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5 steps of internal cost analysis

Internal Cost Analysis : Organisations use the value chain approach to identify sources of profitability and to understand the cost of their internal processes or activities. The principal steps of internal cost analysis are :

1. Identify the firm’s value-creating processes : To identify a firms value-creating processes, the firm must de-emphasise its functional structure. Most large businesses still organise themselves as cost, revenue, profit and investment centres. These and other organisational sub-units, such as departments, functions, divisions or separate companies, that are frequently used for control purposes are not very useful for identifying value-creating processes. Adopting a process perspective requires a horizontal view of the organisation, beginning with product inputs and ending with outputs and customers. Processes are structured and measured sets of activities designed to produce a specified output for a particular customer or market. Emphasising process means focusing not on what work is done but on how work is done within the organisation.

2. Determine the portion of the total cost of the product or service attributable to each value creating process : The next step is to trace or assign costs and assets to each value creating process identified. Although firms maintain internal reports and cost accounting information, this information may not align with their processes. Companies might have to reclassify their data or conduct cost studies to assign costs and assets to each process. However, instead of a detailed cost study, rough estimates to assign costs to their value creating
processes may be useful. A full-cost approach provides the best estimate of life-cycle costs for evaluating the strategic cost advantage of a firm’s value-creating process.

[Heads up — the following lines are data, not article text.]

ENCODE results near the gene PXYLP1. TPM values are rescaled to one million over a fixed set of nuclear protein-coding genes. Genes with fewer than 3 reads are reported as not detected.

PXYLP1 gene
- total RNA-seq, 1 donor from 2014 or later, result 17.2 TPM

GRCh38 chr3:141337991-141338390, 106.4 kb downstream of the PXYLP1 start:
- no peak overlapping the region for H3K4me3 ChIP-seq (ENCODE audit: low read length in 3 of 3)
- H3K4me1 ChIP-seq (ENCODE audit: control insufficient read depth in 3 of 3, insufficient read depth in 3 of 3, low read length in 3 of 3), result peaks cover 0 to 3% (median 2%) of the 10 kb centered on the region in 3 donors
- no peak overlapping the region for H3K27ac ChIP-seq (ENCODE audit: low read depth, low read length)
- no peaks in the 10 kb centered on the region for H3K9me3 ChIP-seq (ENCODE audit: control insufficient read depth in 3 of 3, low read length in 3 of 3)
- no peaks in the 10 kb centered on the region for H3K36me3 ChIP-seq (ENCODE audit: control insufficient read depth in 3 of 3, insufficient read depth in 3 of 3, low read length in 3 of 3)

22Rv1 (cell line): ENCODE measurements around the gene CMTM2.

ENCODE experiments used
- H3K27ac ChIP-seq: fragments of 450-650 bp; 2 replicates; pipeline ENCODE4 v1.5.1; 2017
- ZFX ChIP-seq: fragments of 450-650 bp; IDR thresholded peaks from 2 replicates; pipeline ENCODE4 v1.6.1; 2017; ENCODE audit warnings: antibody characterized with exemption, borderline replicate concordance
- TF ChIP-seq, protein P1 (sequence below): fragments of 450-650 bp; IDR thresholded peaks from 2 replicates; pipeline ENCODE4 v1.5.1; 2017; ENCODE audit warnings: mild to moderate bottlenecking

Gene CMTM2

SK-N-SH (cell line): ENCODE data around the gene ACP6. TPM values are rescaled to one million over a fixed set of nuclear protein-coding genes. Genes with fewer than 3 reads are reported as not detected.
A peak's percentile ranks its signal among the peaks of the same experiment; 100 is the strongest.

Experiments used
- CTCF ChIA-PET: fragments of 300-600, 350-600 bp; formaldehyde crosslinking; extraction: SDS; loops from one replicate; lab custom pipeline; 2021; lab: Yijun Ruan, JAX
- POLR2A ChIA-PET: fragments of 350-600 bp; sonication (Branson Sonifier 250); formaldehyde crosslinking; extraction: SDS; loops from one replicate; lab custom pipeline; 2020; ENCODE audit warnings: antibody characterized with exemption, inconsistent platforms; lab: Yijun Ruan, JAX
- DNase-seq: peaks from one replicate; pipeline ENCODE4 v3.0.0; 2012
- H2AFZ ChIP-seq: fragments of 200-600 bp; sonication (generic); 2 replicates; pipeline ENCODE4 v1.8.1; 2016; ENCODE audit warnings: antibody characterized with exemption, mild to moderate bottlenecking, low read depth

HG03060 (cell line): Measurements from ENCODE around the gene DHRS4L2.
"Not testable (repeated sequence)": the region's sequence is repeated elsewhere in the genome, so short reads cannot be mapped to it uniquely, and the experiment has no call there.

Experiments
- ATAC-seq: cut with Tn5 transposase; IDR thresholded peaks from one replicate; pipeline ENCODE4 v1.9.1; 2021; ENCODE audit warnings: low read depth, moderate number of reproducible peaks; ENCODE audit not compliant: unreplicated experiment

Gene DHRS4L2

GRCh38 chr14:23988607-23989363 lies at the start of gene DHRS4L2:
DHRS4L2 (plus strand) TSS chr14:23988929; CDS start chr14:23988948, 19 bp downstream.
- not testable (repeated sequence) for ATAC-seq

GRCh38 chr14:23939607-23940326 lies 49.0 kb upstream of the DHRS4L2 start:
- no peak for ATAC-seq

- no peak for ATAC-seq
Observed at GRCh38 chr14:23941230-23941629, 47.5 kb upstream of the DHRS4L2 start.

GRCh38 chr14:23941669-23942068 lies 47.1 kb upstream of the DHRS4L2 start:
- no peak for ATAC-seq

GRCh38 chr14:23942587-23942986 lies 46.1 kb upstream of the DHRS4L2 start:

3. Identify the cost drivers for each process : The next step of internal cost analysis is to identify the factor or cost determinants for each value-creating process. By understanding what factors drive costs, a firm can assign priorities among its cost improvement initiatives. In order to determine its relative cost advantage, a firm should also know the cost factors of its competitors.

4. Identify the links between processes : While individual value activities are considered separate and discrete, they are not necessarily independent. Most activities within a value chain are interdependent. Firms must not overlook value chain linkages among interdependent activities that may impact their total cost.

5. Evaluate the opportunities for achieving relative cost advantage : In many organisations, cost reductions are made across the board (e.g., “eliminate 10 per cent from every department”). Because these firms do not reduce their costs strategically, this effort usually fails. More often than not, across-the-board cost reduction misconstrues the underlying problem. The point is not to become more efficient at insignificant activities, but to better meet customer demands.

Using the value chain approach, a company goes beyond simple across-the-board cuts and attempts to lower cost and improve efficiency within each value-creating process. For instance, a company might negotiate lower costs of process inputs such as wages or purchases, or evaluate make-or-buy options.
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